And FWIW, I took US History at University level for credit in 2006. I seriously doubt that anyone here has done the same within the 21st Century. The history books I had in high school stopped at the end of the 50's because it was only the 60's then. They dealt with much of the history of this country that is now being glossed over in a few paragraphs in modern history books.
 
I am commenting only upon your comments regarding the importance of the rule of law, which I believe is one of your underlying themes for this post and certainly many others over the years, particularly those pertaining to illegal immigration. 

Respect for the rule of law involves not only adherence to the literal law.  It also involves respect for the spirit of the law. While it is true one cannot be prosecuted for violations of the spirit of the law, that does not mean that it is an irrelevant concept. Putting it differently — and perhaps more clearly — one who attempts to circumvent the law by finding and exploiting loopholes typically is not someone I would say respects the rule of law. Trump is not someone I believe respects the rule of law. 



sirdroseph

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Location: Yes
Gender: Male


Posted: Jun 24, 2020 - 4:12am

{#Lol}

AliGator

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Posted: Jun 23, 2020 - 8:45pm



 kurtster wrote:
I did not knowingly express solidarity with BIPOC. I was not even
aware of this organization. I was just trying to make a point.
 
Thanks for the long response. I will have to answer you later, as it's late and I have to go to bed, but I just wanted to say that BIPOC is not an organization. It's a way of designating people who belong to one or more of the following groups: Black, Indigenous, People of Color. You know, like LGBTQ refers to Lesbian, Gay, Bisexual, Transgender, Queer.

R_P

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Posted: Jun 23, 2020 - 8:14pm

But perhaps the most pernicious effect of Shelby County v. Holder is the renewed perception, among those who would discriminate, that the Supreme Court is their ally. As a result, they have become emboldened and, in many cases, have perpetrated abuses of power that would have been unthinkable with a different roster of justices.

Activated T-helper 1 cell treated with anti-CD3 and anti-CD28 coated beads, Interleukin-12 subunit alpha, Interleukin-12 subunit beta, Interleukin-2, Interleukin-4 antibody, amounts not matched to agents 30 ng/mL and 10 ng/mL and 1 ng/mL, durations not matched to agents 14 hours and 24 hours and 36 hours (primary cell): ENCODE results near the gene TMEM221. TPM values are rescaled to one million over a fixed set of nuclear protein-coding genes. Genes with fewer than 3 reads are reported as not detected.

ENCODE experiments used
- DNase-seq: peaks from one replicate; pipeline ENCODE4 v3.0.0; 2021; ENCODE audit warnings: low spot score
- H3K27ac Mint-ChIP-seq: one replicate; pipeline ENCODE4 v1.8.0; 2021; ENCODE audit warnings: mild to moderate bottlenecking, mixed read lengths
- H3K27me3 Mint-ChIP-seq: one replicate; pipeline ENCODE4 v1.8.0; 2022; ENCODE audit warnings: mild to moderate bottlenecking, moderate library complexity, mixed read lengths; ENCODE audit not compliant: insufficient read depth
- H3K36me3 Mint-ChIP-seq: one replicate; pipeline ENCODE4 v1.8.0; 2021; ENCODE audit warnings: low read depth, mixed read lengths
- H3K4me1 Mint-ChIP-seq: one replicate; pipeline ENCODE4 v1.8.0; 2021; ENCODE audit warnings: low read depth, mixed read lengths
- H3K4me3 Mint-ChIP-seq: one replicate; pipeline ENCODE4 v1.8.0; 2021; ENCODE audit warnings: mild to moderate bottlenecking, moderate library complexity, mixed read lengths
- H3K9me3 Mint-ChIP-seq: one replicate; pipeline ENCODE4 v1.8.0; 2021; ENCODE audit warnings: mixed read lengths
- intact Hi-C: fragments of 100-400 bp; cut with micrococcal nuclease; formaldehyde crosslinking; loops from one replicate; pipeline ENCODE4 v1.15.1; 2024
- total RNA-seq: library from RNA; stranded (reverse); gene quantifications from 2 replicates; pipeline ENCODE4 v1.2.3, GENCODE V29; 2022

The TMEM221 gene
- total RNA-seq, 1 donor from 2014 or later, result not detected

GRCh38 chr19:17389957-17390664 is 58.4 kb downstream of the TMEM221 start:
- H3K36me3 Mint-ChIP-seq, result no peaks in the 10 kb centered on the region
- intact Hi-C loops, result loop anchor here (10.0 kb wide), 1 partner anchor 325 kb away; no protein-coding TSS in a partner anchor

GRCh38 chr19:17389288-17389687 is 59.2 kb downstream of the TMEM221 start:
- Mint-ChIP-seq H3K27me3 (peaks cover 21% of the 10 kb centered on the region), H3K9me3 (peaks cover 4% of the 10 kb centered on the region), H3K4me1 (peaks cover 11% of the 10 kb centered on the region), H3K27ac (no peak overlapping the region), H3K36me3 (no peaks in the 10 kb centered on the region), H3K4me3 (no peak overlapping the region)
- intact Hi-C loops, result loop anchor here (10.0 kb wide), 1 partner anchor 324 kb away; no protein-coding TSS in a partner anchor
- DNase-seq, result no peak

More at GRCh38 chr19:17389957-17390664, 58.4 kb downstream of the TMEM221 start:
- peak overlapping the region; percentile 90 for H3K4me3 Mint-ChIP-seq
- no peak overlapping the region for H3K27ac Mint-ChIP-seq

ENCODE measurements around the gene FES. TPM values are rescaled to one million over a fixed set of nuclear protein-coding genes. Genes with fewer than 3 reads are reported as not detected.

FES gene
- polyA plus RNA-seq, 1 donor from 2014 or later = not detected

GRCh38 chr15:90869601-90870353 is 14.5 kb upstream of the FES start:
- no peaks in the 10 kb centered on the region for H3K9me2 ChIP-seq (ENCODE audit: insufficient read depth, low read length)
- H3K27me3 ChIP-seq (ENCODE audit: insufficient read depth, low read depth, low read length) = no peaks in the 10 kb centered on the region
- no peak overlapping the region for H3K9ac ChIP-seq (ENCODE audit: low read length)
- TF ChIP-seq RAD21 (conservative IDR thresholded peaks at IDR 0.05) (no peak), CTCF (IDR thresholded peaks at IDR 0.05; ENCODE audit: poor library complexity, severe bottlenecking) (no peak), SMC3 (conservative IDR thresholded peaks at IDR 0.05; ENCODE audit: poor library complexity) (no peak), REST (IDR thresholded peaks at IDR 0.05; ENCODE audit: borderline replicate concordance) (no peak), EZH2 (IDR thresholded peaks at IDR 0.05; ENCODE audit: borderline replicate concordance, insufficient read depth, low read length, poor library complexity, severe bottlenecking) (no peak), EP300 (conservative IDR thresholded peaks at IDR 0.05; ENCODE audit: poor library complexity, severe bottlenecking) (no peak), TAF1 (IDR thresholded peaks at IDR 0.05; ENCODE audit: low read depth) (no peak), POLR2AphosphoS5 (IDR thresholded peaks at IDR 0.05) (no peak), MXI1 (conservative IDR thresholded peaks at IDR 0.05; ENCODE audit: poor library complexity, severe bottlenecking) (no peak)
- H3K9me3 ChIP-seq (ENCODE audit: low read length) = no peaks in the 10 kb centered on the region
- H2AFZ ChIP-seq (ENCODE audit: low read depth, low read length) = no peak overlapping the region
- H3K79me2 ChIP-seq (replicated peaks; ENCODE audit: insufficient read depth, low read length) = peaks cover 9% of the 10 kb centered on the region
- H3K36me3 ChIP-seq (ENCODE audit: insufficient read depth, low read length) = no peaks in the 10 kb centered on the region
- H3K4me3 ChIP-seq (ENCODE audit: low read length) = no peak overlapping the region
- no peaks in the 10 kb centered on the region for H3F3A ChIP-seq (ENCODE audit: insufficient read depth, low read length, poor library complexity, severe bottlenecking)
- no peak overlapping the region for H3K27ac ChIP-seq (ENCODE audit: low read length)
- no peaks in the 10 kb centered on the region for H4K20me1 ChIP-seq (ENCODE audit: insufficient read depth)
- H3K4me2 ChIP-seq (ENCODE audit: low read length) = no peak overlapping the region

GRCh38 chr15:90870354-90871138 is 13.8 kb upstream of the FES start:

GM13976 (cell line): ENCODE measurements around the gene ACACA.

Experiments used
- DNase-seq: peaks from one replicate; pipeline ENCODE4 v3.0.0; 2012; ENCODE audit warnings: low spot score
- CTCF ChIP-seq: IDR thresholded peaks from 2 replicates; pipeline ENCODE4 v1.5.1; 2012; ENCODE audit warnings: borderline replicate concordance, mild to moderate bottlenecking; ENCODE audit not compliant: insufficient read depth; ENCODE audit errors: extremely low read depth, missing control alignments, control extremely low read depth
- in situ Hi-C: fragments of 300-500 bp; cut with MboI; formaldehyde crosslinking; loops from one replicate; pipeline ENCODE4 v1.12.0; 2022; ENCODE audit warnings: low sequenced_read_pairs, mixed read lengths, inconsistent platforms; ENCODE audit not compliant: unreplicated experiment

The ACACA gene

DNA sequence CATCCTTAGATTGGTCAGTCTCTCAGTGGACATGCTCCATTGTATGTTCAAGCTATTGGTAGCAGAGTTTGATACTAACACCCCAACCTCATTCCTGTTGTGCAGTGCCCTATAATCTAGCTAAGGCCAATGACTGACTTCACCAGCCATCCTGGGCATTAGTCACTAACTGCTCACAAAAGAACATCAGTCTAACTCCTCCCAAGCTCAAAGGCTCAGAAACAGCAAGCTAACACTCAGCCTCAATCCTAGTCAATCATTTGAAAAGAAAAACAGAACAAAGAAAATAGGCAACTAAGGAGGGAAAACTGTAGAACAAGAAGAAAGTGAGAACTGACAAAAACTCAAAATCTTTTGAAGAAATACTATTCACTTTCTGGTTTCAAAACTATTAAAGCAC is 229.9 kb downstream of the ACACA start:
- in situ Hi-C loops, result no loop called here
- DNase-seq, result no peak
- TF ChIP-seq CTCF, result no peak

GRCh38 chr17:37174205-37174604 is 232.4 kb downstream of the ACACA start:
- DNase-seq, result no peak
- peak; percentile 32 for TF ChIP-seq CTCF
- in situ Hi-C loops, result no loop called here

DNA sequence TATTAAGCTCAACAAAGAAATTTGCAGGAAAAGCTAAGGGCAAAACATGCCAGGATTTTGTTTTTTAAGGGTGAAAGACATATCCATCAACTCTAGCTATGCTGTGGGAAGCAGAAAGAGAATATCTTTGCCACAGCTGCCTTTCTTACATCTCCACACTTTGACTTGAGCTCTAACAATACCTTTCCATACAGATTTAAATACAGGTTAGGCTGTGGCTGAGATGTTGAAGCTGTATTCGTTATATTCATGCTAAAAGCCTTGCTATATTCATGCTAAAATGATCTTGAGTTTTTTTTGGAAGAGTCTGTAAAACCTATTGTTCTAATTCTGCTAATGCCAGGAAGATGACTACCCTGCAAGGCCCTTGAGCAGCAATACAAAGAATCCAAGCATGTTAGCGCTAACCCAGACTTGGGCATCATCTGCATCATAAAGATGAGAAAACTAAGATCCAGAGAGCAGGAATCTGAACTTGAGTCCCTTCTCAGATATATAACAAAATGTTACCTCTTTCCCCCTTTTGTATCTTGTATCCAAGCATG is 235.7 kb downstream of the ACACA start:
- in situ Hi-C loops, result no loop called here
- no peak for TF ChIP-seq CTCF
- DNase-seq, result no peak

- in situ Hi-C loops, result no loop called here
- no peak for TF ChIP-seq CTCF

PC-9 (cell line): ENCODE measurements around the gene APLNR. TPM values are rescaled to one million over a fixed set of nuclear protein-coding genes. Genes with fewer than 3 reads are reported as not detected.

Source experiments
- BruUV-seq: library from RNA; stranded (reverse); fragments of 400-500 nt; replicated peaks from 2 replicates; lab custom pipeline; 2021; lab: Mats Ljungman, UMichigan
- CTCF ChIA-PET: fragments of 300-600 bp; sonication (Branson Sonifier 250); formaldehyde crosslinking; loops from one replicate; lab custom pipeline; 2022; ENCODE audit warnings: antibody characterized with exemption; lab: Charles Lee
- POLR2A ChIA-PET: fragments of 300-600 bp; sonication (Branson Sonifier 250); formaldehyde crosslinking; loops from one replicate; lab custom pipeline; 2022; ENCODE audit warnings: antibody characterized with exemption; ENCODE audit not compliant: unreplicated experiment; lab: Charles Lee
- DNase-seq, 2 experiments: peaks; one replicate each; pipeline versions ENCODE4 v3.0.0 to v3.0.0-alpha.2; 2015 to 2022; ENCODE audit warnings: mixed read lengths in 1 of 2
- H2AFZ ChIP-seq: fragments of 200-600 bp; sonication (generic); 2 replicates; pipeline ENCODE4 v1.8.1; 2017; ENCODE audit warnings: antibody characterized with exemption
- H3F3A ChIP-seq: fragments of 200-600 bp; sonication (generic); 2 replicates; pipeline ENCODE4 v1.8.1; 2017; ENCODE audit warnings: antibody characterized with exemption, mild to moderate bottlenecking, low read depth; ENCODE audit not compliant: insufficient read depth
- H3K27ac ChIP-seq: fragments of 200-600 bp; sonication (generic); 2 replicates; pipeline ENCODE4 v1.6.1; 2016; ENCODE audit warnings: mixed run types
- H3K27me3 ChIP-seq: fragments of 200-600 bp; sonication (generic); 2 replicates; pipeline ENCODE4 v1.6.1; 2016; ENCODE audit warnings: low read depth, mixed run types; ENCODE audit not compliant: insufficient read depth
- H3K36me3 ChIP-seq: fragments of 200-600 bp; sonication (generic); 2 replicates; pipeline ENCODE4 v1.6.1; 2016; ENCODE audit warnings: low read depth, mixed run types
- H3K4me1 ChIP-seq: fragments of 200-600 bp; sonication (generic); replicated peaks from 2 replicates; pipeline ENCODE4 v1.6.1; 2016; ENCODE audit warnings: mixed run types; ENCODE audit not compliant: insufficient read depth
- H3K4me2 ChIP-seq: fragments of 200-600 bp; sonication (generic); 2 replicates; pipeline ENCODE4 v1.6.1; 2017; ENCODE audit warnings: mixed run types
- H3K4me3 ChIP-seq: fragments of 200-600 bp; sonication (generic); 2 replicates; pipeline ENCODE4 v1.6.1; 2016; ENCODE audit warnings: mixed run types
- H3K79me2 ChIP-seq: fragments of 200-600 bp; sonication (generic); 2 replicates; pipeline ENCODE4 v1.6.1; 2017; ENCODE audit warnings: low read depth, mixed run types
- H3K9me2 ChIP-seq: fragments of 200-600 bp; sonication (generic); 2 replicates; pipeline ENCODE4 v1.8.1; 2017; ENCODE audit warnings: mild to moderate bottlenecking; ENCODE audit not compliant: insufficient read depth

On March 28, 2018, for example, in Tarrant County, Texas, 43-year-old Crystal Mason, an African American mother of three, was sentenced to five years in prison for voter fraud. Her crime was going to her local church to vote in the 2016 presidential election and, when she was told that her name did not appear on the voting rolls, casting a provisional ballot under her own name for Hillary Clinton. The vote was never counted. What she had never been told was that because she was on federal probation for tax fraud, her name had been stricken from the rolls and her right to vote suspended. Although the prosecutors, conservative Republicans, never accused her of intent in violating the law, they asked for the maximum sentence, which the judge, another conservative Republican, agreed to. Then, in addition to the five-year sentence from the state judge, at the request of federal prosecutors, Ms. Mason was forced to first serve a 10-month federal sentence for violating the terms of her supervised release. In Iowa, by contrast, a White woman, Terri Lynn Rote, who attempted to vote twice for Donald Trump, was fined $750 and received one year of probation.

kurtster

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Location: drifting
Gender: Male


Posted: Jun 23, 2020 - 7:58pm

 AliGator wrote:

OK, I'll bite. My first question was: "Why are you all in for Trump?" after you expressed solidarity with BIPOC (that's Black/Indigenous People of Color, if you weren't aware),

A) starting a bit downthread with Red_Dragon's post about people who owned people. My second question, "What gives?" was more an emphasis or reiteration of my first question, which I expected you to understand. My apologies if that was not clear enough for you. I thought my questions had something to do with each other...because they did.

And then you replied that we all live on stolen land and took it all the way back to Eve (even if you were being sarcastic, way to blame it on a woman). That just smacked of whataboutism. My question, which I will reiterate, was this: Why are you all in for Trump? I am genuinely curious. I know I said I didn't care what your answer was, but I was pissed off that you sidetracked with "OMG, we ALL live on stolen land and let's ask the Europeans about being slave dealers!"
 
So I've given you what you wanted: my time and energy to explain what I actually meant and which you were playing too obtuse to understand.

Now give me what I want, which is an answer to my initial question: Why are you all in for Trump? (Hint: You can't be in solidarity with BIPOC and support Trump. Those things are mutually exclusive.)

 
A)  My response was to RD's weak effort of (what I consider) phony virtue signaling to justify vandalism and destruction.  As in who isn't opposed to slavery ?  As in living where you do, on land that was seized from Native Americans, that is ok, while slavery is not.  As in you are opposed to slavery, but what about the other things related and clearly just as serious.  As in if you look hard enough, you can find fault in anything.  At the time it was the best I could come up with to try and make a point to someone who is insincere when trying to have an honest discussion.  I did not knowingly express solidarity with BIPOC.  I was not even aware of this organization.  I was just trying to make a point.